Game of Threes: Charting Ohio State’s Tournament Exits

By Michael Citro on April 1, 2013 at 12:00p

Ohio State’s departure in the Elite Eight on Saturday night was indicative of the same problems that previous Buckeye squads have suffered through in years past. During the Thad Matta era, tournament exits have coincided with irregularities in long-range shooting that flare up at the worst possible time.

We'll always have this moment.Not nearly enough shots like this on Saturday.

Sometimes the clanky shooting has affected one particular top player. At other times, like Saturday night, the disease has quickly spread like the hantavirus, infecting everyone on the roster.

As a team, the Buckeyes shot 35.6% from three-point range in 2012-13, yet Saturday night in Los Angeles, Ohio State couldn’t buy a bucket from the arc. Ohio State was 5/25 from deep against Wichita State, hitting only 20% of the time. That’s a pretty large swing from the norm. Particularly affected were Deshaun Thomas (0/7) and LaQuinton Ross (2/7). Thomas hit 34.4% of his treys this season, while Ross drilled 39%.

Aaron Craft was also 2/7, but that is less distant from the norm than the others. Sam Thompson, however, was 0-2 on Saturday after a 3-6 performance over the first three tourney games.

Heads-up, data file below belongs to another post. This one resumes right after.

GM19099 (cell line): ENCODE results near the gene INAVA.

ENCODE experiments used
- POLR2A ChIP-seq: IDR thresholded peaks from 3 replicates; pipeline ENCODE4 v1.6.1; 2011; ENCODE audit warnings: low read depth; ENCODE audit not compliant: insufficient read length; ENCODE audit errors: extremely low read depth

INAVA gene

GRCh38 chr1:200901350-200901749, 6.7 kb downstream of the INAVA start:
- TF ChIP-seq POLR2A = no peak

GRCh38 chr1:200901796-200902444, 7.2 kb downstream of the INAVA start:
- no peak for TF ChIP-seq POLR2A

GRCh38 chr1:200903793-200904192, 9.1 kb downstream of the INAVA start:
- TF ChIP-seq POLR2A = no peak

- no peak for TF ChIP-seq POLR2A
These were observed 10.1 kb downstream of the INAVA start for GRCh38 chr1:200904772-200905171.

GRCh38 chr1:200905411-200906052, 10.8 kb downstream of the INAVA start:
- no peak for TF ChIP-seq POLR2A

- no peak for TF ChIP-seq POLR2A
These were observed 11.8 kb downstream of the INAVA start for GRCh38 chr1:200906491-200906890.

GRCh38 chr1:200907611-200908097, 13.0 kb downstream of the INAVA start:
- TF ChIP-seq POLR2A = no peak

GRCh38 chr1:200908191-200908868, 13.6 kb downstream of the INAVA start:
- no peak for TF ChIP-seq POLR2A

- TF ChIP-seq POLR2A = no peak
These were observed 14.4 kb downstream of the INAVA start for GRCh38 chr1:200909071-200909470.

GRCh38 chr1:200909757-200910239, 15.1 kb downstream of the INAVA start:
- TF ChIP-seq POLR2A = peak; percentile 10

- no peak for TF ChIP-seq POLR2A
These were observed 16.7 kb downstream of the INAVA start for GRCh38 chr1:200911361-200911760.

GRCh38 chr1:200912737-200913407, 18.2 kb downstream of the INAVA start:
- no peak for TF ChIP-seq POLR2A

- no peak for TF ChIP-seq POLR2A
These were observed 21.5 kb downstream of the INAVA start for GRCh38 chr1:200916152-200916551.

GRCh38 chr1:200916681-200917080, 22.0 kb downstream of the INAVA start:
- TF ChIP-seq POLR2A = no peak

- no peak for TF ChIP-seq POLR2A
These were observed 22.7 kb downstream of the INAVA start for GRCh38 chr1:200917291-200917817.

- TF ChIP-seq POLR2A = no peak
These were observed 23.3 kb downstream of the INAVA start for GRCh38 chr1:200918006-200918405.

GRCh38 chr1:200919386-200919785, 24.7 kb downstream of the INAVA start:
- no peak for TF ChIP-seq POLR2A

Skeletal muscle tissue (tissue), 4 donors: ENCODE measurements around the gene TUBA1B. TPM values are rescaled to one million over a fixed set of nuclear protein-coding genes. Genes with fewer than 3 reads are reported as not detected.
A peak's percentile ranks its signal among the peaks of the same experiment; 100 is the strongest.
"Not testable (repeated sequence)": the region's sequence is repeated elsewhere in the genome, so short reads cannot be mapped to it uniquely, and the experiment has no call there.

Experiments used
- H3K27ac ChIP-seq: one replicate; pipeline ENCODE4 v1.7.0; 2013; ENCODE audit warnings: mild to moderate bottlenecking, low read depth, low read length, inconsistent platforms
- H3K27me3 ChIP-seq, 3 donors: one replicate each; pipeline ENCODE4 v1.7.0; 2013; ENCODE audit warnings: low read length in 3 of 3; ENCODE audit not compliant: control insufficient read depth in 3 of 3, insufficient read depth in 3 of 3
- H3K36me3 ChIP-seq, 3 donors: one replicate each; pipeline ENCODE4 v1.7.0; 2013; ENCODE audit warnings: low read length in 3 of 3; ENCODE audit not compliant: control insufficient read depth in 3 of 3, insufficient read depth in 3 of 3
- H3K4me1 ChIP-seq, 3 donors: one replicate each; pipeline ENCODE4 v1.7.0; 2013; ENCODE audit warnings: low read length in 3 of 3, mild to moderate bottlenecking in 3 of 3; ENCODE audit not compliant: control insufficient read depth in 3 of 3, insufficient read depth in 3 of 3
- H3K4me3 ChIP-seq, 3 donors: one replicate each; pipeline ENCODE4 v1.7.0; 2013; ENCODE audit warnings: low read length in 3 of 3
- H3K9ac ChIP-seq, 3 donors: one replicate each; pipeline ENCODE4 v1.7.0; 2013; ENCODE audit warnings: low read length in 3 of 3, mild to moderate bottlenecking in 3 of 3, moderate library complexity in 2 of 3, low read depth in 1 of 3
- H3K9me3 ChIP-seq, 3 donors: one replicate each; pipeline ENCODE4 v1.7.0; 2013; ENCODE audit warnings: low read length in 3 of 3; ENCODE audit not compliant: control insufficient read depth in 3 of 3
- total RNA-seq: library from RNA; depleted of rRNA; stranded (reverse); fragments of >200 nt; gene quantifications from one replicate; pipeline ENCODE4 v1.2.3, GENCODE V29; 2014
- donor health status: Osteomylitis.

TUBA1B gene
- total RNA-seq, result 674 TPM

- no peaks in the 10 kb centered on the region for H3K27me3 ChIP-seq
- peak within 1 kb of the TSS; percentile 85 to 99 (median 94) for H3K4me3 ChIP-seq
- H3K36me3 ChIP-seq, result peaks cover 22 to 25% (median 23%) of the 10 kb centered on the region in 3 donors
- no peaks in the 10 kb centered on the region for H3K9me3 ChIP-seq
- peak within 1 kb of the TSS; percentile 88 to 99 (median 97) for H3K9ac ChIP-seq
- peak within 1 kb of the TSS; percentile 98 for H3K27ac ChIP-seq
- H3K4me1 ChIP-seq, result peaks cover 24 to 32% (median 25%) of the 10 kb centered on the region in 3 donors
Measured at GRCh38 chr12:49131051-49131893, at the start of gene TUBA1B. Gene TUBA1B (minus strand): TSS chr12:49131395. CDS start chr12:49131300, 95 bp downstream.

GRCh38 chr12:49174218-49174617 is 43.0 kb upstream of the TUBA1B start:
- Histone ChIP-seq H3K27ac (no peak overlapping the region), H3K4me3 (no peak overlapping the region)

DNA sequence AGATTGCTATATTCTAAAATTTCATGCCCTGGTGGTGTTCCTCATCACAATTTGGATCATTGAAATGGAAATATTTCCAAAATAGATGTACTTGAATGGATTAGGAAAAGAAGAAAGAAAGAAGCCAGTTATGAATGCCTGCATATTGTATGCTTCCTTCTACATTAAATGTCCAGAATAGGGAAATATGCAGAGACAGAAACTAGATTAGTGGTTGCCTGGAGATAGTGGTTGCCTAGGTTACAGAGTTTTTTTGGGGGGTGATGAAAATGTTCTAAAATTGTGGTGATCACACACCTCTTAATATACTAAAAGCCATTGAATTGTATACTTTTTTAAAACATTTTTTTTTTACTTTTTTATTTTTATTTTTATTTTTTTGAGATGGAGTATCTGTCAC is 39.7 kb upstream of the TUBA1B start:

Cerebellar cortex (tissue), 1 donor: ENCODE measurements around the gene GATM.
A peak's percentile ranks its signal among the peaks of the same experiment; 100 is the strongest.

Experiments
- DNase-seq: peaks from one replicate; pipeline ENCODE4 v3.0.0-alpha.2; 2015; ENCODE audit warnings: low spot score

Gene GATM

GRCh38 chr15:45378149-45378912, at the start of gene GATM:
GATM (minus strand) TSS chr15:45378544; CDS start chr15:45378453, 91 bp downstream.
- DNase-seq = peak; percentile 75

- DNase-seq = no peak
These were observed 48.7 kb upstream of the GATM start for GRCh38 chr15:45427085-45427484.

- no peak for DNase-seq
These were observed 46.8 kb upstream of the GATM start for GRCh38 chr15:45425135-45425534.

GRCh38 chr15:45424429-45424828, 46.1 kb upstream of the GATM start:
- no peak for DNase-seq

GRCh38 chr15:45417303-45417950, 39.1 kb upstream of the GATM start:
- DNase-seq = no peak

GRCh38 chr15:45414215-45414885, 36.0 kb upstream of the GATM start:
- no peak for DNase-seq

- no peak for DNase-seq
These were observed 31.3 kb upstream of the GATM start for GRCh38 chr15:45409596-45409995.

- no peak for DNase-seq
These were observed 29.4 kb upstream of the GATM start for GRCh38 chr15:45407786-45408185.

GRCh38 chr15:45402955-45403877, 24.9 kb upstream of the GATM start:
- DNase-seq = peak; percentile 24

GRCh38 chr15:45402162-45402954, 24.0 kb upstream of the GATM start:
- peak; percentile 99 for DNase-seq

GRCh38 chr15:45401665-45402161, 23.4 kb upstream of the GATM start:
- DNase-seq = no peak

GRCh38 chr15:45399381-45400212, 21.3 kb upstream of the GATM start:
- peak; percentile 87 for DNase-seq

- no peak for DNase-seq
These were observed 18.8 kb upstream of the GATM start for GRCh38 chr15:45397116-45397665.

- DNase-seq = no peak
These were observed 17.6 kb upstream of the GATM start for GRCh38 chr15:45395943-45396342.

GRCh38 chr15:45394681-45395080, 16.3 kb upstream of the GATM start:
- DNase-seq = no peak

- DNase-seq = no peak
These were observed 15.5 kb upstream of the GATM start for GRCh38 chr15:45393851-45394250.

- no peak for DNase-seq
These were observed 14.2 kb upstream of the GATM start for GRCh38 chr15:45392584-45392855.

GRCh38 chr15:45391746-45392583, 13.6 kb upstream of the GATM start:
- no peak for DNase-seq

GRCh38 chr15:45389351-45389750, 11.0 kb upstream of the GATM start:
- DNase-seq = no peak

Ross was probably due for a game like this, having gone 6/11 on triples in the tournament’s first three games. But Tank laying an egg was a pretty big surprise. By shooting 15.6% below average, the Buckeyes missed out on about 12 additional points. Needless to say, in a four-point loss, that’s huge.

Some of this is attributable to bad shot selection, especially those launched early in the shot clock or in transition. But many of those were legit open attempts out of normal offensive sets. It’s frustrating to watch players clanging triples, particularly open ones that come in the course of the regular offense. Wichita State effectively packed the lane and dared Ohio State to hit open jump shots. The Buckeyes hit two fewer than they needed.

The tournament is unforgiving, and one off night shooting can relegate a team to the sidelines while other teams march forward.

Last season, the Buckeyes reached the Final Four, where they ran into a solid Kansas team. Many point to Jared Sullinger’s 5/19 performance in that game for just 13 points as a reason why the Buckeyes failed to advance to the title game. However, Thomas was abnormally off as well. Tank was 3/14 from the floor, including just 1/7 outside the arc. He hit 35% from the arc last season as a whole, so a 1/7 performance was once again unusual.

As a team, the Buckeyes actually shot well from outside against the Jayhawks. The team was 8/22 (36%) from three, and if you delete Tank’s 1/7 night, that jumps to 7/15 (47%). Buckeyes not named Thomas or Sullinger (0/2) combined to go over 50% on 7/13 from deep.